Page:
Trifolium usambarense

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Trifoliolate leaves and inflorescences.

Trifoliolate leaves, inflorescences, and seeds.

Foliage and flowers.

Prostrate growth of young plants.

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Scientific name

Trifolium usambarense  Taub.




Family: Fabaceae (alt. Leguminosae) subfamily: Faboideae tribe: Trifolieae. Also placed in: Papilionaceae.

Common names


Morphological description

Annual or short-lived perennial with stems erect or ascending, up to 1 m long branching throughout, glabrous below, sparsely pilose above, often rooting at the lower nodes.  Leaflets cuneate-oblanceolate, 6-22 x 3-7 mm, usually rounded at the apex and narrow at the base, glabrous or nearly so.  Petioles united with stipules for all their length;  stipules about 10 mm long with the free part triangular-acuminate.  Inflorescences globose or elongate ovoid borne both terminally and in the axils of leaves, many-flowered, 9-18 x 7-13 mm.  Peduncle up to 6 cm long, pilose above;  bracts minute.  Calyx usually pilose, 10-11-nerved;  lobes subulate, about 3 mm long.  Corolla purple or rarely white with broad elliptical standard , 4-7 mm long.  Pods are 2-3 mm long and usually 2-seeded.  Seeds oval, brown and usually 1.5 x 1 mm.


Native to:
Africa:   Burundi, Cameroon, Democratic Republic of Congo, Ethiopia, Kenya, Rwanda, Tanzania, Uganda.
Found in grasslands and riverine margins.

Widespread in tropical Africa.


Regarded as a good legume for grazing in native pastures with potential for use as an annual legume for pasture improvement in high altitude areas.  An excellent species for bee keeping and honey production.


Soil requirements

The species is well adapted to a wide range of soil types from lighter acid sandy-loams to clays.  It can tolerate heavy clay vertisols and waterlogging .


Adapted to high rainfall areas.  Rainfall in its natural range varies from 1,200-1,600 mm/yr.


Adapted to the cool frost-free tropical highlands, the species is widespread in tropical Africa and occurs from 1,600-2,700 m altitude range.  It grows well in lower altitudes in grasslands where there is sufficient moisture.


No information available.

Reproductive development

This is a very early flowering Trifolium species and flowers from 50-90 days after planting in areas close to the equator with approximately 12-hour days.


Clovers tolerate moderate to high grazing.  Grazing late in the season reduces seed heads leading to reduced regeneration in following years.


No information available.


Guidelines for the establishment and management of sown pastures.


Clovers are usually sown from seed at rates of 1-2 kg/ha.  Seeds are hard and require scarification before planting to ensure uniform germination.  Seeds are small and seedbeds should be well prepared to a fine, firm tilth.  Seeds are best sown just below the surface, lightly covered and rolled.  Germination occurs in about 5-7 days and young seedlings can be observed about 2 weeks after planting.  African Trifolium species are highly specialised in their rhizobium requirements.  In its native habitat it nodulates readily with native rhizobia and nitrogen fertiliser is not required.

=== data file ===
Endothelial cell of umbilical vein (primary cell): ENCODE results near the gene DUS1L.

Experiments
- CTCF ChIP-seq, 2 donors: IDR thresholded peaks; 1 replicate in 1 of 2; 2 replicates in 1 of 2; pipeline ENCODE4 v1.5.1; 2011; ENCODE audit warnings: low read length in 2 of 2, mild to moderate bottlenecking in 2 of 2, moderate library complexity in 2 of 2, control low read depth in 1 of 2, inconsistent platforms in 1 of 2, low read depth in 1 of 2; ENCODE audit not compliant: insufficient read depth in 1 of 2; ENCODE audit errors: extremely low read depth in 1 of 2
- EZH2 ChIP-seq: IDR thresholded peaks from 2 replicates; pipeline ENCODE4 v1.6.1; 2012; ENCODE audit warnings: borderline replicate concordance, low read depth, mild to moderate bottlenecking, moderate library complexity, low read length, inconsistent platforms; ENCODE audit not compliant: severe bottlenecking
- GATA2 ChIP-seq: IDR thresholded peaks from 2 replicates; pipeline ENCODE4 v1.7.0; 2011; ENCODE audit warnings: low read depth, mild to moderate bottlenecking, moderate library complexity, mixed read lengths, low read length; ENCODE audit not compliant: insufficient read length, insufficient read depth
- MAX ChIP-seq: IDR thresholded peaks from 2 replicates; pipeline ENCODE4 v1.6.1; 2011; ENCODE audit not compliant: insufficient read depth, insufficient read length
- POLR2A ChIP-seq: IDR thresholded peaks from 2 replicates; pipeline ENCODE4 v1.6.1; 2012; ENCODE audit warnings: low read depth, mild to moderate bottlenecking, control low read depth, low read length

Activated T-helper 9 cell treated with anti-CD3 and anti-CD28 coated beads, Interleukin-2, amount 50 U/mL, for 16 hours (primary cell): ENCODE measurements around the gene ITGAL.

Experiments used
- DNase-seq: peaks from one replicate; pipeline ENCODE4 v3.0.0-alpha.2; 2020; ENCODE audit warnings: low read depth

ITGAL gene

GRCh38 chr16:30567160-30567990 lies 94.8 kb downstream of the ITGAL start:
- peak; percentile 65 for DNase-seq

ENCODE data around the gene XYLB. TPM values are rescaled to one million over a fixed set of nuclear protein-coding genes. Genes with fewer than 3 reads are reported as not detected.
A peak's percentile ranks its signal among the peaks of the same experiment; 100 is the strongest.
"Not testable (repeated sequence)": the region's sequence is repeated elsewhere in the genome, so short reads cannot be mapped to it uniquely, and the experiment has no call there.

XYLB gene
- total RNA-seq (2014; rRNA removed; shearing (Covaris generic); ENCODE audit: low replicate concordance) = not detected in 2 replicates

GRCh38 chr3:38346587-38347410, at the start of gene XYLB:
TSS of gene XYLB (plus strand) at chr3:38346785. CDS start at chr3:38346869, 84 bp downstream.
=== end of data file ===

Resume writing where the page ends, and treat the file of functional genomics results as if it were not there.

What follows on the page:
Fertiliser (DAP) is recommended when grown on poor soils at an optimum rate of 25-30 kg/ha P.

Compatibility (with other species)

T. usambarense combines well with other annual clovers and short-growing grasses.

Companion species

Grasses:  Pennisetum clandestinum , Eleusine jaegarii.
Legumes:  Trifolium burchellianum , Neonotonia wightii .

Pests and diseases

Under cool damp conditions, seedlings are sensitive to damping-off disease from the soil-borne fungi Pythium spp. resulting in rapid seedling death.  Roots susceptible to the nematode Meloidogyne incognita.  Plants are susceptible to red spider mites when grown in the greenhouse or shade areas.

Ability to spread

Plants dry and die back after seed set but hard seeds may be dispersed by water and small animals and remain in the soil for several years allowing pastures to regrow annually.

Weed potential

This species is very palatable and intensively grazed, reducing seed set and dispersal.

Feeding value

Nutritive value

Crude protein levels vary with genotype, age at harvest and environment and are about 20% when plants are harvested at late flowering stage.  Digestible dry matter is usually from 60-80% (weight/weight).


High palatability and nutritive value.


No information available.

Production potential

Dry matter

Dry matter production responds well to increasing soil fertility and moisture.

Animal production

Forage is beneficial for dairy and beef cattle and for horses but care should be taken not to use as a sole diet to avoid bloat.


2n = 16.  Plants are autogamous .

Seed production

At least 1,000 mm rainfall is needed for good flowering and seed production.  Plants flower at the end of the rains and are pollinated by bees.  T. usambarense is a moderate seed producer because it produces only 2 seeds per pod , resulting in yields of around 400 kg/ha.  The percentage of hard seeds is often less than 50% but they store well.

Herbicide effects

No information available.



Other comments


Selected references

Dougall, H.W. (1962) The chemical composition of some species and varieties of Trifolium. East African Agricultural and Forestry Journal, 27, 142-144.
Gillet, J.M. and Taylor, N.L. (2001) The World of Clovers . Iowa State University Press.
Pritchard, A.J. and 'T Mannetje, L. (1967) The breeding systems and some interspecific relations of a number of African Trifolium spp. Euphytica, 16, 324-329.
Wilson, G.P.M and Bowman, A.M. (1993) Trifolium species on the New South Wales north coast: 2. African species. Genetic Resources Communication, No. 19 .

Internet links




Country/date released


None released to date.         

Promising accessions

Promising accessions



None reported.